Outstanding Scientific Achievement Award
The Outstanding Scientific Achievement Award is presented to individuals to recognize novel and seminal research dealing with a specific thematic area (not a collection of disparate findings) that has made a significant impact to the sleep and circadian research field. Generally, the major contribution is presented in a single publication, although in some cases the scientific contribution is best represented in a small series of discoveries. Scientific advances recognized by this award may be basic, translational, clinical or theoretical in nature. This award honors one scientist or a team of up to three scientists most responsible for the design, conduct, and publication of the novel and seminal work.
Nominations for 2020 are now open until October 20, 2019.
Submit your nomination here!
“I would like to thank the Sleep Research Society for selecting Steven Shea and myself for this prestigious award, and am grateful to three leaders in the field, Eve Van Cauter, Chuck Czeisler, and Joe Takahashi for nominating us. My appreciation goes out to my PhD mentor Ruud Buijs, and my postdoc mentors Steven Shea (co-recipient and continued close collaborator) and Chuck Czeisler for their continued support, friendship and mentorship. Thanks to all my collaborators and colleagues for their inspiration, collaboration and team spirit, with special mention of Kun Hu, Richa Saxena, and Marta Garaulet and their groups. A shout out to my wonderful team at the Medical Chronobiology Program, both past and present, with whom we are following up on these and other exciting findings. Finally, I would like to thank my parents and wife Linda for their unwavering love, support, and interest; and Linda, in addition, for being practical and providing a stable Home, even helping with rat surgery despite being absolutely terrified of them (I only learned later). I dedicate this award to my father, Martin Scheer (March 29, 1939 – October 16, 2008), a mechanical engineer who read more books about the brain than I did.”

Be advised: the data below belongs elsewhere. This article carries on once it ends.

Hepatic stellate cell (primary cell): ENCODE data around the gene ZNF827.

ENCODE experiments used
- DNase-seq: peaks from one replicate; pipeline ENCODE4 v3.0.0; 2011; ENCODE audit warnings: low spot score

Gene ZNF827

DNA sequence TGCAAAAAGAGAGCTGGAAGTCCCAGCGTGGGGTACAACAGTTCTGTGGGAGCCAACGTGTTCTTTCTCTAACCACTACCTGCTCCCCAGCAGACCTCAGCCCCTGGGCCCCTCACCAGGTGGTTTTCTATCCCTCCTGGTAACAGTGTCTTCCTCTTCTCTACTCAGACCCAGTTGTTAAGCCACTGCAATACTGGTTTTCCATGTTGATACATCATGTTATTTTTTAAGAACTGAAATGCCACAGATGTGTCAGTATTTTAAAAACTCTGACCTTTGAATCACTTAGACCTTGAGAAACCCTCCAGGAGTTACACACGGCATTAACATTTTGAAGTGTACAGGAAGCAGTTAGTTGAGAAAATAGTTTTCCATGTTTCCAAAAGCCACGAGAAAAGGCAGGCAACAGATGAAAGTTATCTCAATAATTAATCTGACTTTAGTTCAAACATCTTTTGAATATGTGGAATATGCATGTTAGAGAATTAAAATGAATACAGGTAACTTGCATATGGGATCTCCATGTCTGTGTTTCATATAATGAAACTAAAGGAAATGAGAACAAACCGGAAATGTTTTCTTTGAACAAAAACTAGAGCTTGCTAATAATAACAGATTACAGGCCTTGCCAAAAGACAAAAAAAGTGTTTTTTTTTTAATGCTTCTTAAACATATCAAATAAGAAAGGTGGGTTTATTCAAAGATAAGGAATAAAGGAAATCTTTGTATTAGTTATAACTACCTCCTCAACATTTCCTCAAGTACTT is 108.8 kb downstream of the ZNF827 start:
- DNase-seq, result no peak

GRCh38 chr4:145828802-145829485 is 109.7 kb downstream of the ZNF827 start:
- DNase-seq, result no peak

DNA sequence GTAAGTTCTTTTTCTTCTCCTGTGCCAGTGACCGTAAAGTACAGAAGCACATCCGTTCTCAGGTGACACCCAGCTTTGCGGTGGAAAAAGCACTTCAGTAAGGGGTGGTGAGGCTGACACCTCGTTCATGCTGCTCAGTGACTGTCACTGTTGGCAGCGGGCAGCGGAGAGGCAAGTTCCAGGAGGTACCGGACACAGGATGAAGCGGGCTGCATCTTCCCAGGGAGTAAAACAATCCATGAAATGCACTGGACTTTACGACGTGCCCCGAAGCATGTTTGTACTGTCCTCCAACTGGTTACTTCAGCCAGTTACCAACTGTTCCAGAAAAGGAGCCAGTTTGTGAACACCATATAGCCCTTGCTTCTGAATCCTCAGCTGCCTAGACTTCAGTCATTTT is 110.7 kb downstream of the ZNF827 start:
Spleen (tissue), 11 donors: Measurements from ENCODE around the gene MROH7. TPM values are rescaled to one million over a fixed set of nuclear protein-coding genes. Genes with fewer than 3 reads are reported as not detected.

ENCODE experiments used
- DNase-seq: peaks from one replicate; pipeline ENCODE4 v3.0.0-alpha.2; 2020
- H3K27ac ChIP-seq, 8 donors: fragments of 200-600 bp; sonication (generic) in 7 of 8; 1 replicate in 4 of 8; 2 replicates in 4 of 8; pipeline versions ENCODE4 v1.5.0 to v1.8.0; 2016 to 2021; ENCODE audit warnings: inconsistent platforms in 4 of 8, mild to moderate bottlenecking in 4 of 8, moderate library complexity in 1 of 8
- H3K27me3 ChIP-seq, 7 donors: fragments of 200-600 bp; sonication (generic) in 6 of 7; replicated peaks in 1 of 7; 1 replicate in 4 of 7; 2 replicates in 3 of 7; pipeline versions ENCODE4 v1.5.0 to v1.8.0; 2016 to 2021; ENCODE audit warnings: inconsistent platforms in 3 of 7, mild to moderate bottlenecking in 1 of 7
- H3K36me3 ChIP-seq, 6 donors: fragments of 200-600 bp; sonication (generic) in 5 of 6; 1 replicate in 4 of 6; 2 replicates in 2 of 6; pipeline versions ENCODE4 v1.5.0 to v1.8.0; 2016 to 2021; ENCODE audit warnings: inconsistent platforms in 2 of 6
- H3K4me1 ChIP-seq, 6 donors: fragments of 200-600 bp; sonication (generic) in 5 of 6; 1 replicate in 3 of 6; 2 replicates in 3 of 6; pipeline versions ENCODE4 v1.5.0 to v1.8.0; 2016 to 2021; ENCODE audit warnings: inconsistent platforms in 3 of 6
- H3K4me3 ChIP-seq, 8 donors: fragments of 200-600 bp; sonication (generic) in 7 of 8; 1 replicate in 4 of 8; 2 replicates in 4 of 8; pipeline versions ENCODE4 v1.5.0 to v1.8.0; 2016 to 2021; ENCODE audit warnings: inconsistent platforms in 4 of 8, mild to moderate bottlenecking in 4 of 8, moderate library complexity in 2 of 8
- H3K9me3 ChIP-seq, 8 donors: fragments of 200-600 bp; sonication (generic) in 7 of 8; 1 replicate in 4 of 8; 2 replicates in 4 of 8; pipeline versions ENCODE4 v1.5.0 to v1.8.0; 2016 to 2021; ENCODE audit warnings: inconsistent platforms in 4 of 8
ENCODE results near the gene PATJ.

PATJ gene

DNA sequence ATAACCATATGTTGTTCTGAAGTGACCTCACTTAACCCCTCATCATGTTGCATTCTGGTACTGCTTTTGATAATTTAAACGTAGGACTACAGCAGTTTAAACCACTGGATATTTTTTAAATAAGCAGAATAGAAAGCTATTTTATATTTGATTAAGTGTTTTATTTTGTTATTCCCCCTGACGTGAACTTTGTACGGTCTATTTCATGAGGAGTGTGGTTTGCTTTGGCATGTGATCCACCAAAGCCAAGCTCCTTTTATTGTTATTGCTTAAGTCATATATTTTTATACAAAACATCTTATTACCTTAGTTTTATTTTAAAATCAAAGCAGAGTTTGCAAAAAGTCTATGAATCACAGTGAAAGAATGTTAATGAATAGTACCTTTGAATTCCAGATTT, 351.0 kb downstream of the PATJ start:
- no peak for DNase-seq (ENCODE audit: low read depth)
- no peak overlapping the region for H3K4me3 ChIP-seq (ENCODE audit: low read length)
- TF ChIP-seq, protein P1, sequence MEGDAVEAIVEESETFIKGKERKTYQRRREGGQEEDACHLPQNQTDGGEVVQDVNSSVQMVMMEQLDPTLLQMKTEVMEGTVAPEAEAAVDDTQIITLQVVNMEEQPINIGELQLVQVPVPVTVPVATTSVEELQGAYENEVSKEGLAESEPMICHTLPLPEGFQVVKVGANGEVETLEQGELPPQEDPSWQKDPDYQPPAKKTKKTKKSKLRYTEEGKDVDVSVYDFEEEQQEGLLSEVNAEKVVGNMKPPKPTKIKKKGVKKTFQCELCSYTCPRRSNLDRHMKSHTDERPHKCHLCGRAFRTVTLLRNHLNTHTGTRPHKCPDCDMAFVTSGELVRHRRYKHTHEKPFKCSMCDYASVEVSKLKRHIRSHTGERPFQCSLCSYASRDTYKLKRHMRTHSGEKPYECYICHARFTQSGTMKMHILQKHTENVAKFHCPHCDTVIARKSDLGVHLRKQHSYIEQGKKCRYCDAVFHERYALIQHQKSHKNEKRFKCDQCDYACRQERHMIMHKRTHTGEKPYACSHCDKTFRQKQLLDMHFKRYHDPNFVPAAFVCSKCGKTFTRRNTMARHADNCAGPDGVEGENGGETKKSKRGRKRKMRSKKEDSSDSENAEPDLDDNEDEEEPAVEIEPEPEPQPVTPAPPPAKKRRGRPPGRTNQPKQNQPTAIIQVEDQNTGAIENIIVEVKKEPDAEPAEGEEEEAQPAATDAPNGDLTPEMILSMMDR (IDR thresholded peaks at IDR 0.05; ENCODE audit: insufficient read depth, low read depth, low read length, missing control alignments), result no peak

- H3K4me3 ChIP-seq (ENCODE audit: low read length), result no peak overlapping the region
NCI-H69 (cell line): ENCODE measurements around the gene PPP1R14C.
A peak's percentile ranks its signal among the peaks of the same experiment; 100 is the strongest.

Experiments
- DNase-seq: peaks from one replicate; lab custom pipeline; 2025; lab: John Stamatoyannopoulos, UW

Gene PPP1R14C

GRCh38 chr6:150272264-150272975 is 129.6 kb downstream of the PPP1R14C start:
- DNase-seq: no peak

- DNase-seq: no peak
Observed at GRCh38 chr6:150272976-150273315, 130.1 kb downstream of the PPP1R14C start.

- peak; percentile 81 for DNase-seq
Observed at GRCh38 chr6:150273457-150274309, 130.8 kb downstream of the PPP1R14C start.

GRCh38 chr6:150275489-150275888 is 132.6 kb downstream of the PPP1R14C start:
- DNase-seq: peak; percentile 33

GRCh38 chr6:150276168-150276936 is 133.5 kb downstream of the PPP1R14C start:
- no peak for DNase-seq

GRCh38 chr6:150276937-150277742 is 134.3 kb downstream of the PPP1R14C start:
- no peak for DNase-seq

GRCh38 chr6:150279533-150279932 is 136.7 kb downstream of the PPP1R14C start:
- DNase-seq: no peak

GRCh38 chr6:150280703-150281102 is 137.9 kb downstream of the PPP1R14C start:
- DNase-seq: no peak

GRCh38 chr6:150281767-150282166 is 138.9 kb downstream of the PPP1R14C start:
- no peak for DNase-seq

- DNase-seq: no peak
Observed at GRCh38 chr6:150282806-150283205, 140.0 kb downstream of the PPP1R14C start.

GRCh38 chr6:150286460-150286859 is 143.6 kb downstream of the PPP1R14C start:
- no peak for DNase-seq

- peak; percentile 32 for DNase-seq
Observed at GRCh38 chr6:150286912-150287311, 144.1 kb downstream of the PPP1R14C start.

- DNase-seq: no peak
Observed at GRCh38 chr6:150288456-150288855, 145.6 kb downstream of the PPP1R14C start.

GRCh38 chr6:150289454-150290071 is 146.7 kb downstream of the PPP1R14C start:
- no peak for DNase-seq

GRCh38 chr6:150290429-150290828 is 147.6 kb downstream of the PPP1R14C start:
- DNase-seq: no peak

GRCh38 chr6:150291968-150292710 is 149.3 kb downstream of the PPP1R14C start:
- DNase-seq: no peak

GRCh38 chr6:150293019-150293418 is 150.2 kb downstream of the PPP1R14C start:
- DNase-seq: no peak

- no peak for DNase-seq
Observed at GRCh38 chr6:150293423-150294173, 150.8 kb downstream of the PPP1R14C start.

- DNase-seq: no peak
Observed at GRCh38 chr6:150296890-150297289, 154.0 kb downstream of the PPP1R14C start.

“I am indebted to the three marvelous scientists who nominated Frank Scheer and me for this award, namely Eve Van Cauter, Chuck Czeisler and Joseph Takahashi. I have learned that working with colleagues who become friends can make even the most frustrating days exciting and that sharing failures can kindle successes. So, I would like to thank my many dear colleagues who have stimulated, contributed to, and improved my work, including my main former colleagues in London: Abe Guz (thesis advisor); Richard Horner and Mary Morrell; my main former colleagues in Boston: Toshi Akahoshi, Robert Banzett, Dave Barr, Liz Bloch-Salisbury, Orfeu Buxton, Charles Czeisler, Michael Hilton, Kun Hu, Atul Malhotra, Chris Morris, Milena Pavlova, Melanie Rüger, Frank Scheer (award co-recipient), Carolina Smales, Christina Spengler, and David White; and my OHSU research collaborators; Nicole Bowles, Matt Butler, Noal Clemons, Jon Emens, Derek Lam, Andrew McHill, Christina Swanson (now in Colorado) and Saurabh Thosar. I would like to devote this award to my dad, Joseph Shea, who passed away recently, just before his 92nd birthday. I am proud to say that we published together even though he was not a scientist – because he happened to visit on abstract deadline day and I needed some help. He enjoyed writing: Symptoms of inadequate ventilation in congenital central hypoventilation syndrome (SA Shea and J Shea. Am. J. Respir. Crit Care Med., 1999, Vol.159, p.A781) which has now been cited thrice, including this self-citation! Finally, I deeply thank Jo Prestwich, my wife, for her enduring love, support and tolerance throughout, including accompanying me the 3,000 miles each time I get that urge to move further west (though I’ve been told that Oregon is the last stop, so we won’t be going to Hawaii, together).”
2018 – Chiara Cirelli, MD, PhD
2017 – Niels C. Rattenborg, PhD
2016 – Luis de Lecea, PhD
2015 – Arthur J. Spielman, PhD
2014 – David Holtzman, MD
2013 – Amita Sehgal, PhD
2012 – Joseph Takahashi, PhD
2011 – Terry B. Young, PhD
2010 – Mark Mahowald, MD; Carlos Schenck, MD
2009 – David B. Rye, MD, PhD; Juliane Winkelmann, MD
2008 – Robert Y. Moore, MD, PhD; Friedrich K. Stephen, PhD; Irving Zucker, PhD
2007 – Eve Van Cauter, PhD
2006 – Masashi Yanagisawa, MD, PhD; Emmaneul Mignot, MD, PhD